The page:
The Capitoline Museums ☆☆

AD 2C equestrian statue of Marcus Aurelius, The Capitoline Museums, Rome, Italy (Photo by schizoform)
AD 2C equestrian statue of Marcus Aurelius

These museums atop Rome's Campidoglio connected by the Tabularium house iconic ancient statues (she-wolf, colossal statue of Constantine, Lo Spinario, Dying Gaul, etc.) and great art by Caravaggio, Titian, and Rubens

Stuffed with iconic ancient statues and mosaics as well as Renaissance and baroque masterpieces by Caravaggio, Rubens, Titian, and Tintoretto, the twinned Capitoline Museums sit on opposite sides of the Campidoglio (Capitoline Hill).

As you stand in the Michelangelo-designed Piazza del Campidoglio atop the Capitoline Hill and face the Palazzo Senatorio in the middle (where Rome's modern mayor still holds court), it is the two buildings to either side that together house the museum.

Since 2000, the two wings been connected by an underground tunnel through the famed Tabularium, the ancient Roman archives that were discovered just beneath the Palazzo Senatorio.

The Palazzo Nuovo

Unless they've changed it yet again, you now have to start with the building on your left, the Palazzo Nuovo half of the museum, filled with ancient sculpture such as the Dying Gaul, busts of ancient philosophers, the Mosaic of the Doves, and the Capitoline Venus.

The Palazzo Nuovo also contains, in a glassed-in portico just off the courtyard against one wall of which reclines the river god Marforio (traditionally one of Rome's famous "talking statues"), the original 2nd-century AD equestrian statue of Marcus Aurelius, which until 1981 stood on on the central pedestal of the Piazza del Campidoglio out front.

This gilded bronze original had been tossed into the Tiber in antiquity, and when Christians later fished it out, they mistakenly thought it was Constantine the Great, the first Christian emperor.

This misinterpretation for centuries saved it from being hacked to pieces as a pagan idol and earned it pride of place in the piazza atop the Capitoline Hill (until it was removed for restoration and—eventually—a copy was stuck there in its place).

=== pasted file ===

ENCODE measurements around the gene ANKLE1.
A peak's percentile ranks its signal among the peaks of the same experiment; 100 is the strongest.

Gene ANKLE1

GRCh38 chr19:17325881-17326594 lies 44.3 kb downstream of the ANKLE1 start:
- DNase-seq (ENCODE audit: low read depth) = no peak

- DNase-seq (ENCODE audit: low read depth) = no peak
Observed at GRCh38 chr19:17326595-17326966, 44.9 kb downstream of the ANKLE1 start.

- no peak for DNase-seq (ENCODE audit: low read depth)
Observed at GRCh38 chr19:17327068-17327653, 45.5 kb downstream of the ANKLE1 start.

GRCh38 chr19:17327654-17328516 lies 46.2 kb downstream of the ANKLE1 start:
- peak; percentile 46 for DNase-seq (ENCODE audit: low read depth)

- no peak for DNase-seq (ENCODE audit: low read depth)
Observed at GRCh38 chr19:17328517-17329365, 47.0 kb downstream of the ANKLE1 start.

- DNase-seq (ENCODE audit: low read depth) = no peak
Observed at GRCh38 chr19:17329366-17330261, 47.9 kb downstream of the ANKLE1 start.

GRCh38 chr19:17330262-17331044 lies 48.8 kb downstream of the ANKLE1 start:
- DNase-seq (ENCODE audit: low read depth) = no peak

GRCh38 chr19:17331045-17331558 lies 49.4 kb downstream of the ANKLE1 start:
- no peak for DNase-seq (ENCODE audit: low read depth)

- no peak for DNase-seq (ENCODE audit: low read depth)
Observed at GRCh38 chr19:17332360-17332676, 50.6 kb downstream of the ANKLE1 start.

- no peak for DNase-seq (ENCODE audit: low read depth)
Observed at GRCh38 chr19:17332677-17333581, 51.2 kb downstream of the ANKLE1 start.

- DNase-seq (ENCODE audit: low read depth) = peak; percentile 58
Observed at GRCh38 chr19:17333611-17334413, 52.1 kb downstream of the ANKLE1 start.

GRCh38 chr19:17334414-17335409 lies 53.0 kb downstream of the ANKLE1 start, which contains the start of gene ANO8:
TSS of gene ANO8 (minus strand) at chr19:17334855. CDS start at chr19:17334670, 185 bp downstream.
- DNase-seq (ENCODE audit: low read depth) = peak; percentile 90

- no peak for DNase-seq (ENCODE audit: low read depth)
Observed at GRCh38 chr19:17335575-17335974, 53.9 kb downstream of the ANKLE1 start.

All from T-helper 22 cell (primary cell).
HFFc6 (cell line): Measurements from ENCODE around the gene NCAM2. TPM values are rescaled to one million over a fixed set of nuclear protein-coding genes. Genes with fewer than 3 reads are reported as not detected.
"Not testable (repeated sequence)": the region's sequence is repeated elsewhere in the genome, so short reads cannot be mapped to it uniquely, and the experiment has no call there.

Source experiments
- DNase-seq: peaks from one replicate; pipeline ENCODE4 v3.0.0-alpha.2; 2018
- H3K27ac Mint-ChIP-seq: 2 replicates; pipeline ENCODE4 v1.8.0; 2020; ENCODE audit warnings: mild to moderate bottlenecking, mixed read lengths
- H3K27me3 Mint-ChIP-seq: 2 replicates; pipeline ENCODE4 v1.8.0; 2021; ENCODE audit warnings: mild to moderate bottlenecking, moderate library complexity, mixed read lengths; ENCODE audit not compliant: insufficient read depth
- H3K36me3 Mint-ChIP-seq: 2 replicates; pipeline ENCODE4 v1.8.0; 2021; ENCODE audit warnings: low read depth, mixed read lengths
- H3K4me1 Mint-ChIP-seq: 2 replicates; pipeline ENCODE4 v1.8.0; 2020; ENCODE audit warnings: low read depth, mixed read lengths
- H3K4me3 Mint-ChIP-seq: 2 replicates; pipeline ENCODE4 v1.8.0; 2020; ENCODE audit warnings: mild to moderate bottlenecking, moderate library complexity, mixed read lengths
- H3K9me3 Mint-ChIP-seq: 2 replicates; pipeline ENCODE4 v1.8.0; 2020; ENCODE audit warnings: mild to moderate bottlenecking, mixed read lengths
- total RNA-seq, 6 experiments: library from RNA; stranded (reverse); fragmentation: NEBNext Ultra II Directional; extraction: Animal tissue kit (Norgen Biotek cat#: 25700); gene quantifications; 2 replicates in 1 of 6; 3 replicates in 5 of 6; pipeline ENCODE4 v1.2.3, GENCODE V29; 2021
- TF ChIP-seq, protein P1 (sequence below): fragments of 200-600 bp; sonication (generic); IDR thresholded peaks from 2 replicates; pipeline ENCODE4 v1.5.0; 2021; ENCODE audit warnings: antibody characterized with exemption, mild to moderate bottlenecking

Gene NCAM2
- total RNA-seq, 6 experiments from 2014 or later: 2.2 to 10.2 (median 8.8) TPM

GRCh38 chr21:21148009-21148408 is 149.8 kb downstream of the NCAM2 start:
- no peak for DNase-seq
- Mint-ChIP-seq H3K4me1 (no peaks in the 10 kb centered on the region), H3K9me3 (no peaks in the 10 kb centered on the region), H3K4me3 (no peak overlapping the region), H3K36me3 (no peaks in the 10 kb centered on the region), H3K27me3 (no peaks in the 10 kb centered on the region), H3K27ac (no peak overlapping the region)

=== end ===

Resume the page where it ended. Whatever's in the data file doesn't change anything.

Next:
That may merely induce a "so what?" shrug, but think about this: How many statues of famous men triumphantly riding horses you've seen scattered in cities around the world? Lots, right?

Well, this statue of Marcus Aurelius is the only ancient Roman equestrian statue to have survived the ages intact, and as such was the inspiration for every single one that came after it, serving as the touchstone for this now-common form of commemorative art.

(If that doesn't do it for you: the modern copy they stuck on the piazza outside was precision-made using lasers; cool.)

The Tabularium connecting the two museums (a peek-a-boo Forum view)

You no longer cross Piazza del Campidoglio to get from one branch of the museum to the other. Instead, you go underground to follow that Tabularium tunnel—diverging down the side corridor for a great view across the Roman Forum—to the museum’s other half, the Palazzo dei Conservatori.

The Palazzo dei Conservatori

The collections in this half have their share of famous antique statuary:

  • The 1st-century Spinario, a little bronze boy picking a thorn out of his foot.
  • The Etruscan bronze She-Wolf, crafted in the late 5th century B.C. (the suckling toddlers were added in the 16th century as a nod to Romulus and Remus).

The real stars of the collection, however, are the paintings.

The museum's second-floor pinacoteca (painting gallery) houses works by Il Guercino, Veronese, Titian, Tintoretto, Rubens, Pietro da Cortona, and two by Caravaggio—one of his Gypsy Fortune-Teller works and the scandalously erotic St. John the Baptist, in which the nubile young saint twists to embrace a ram and looks out at us coquettishly.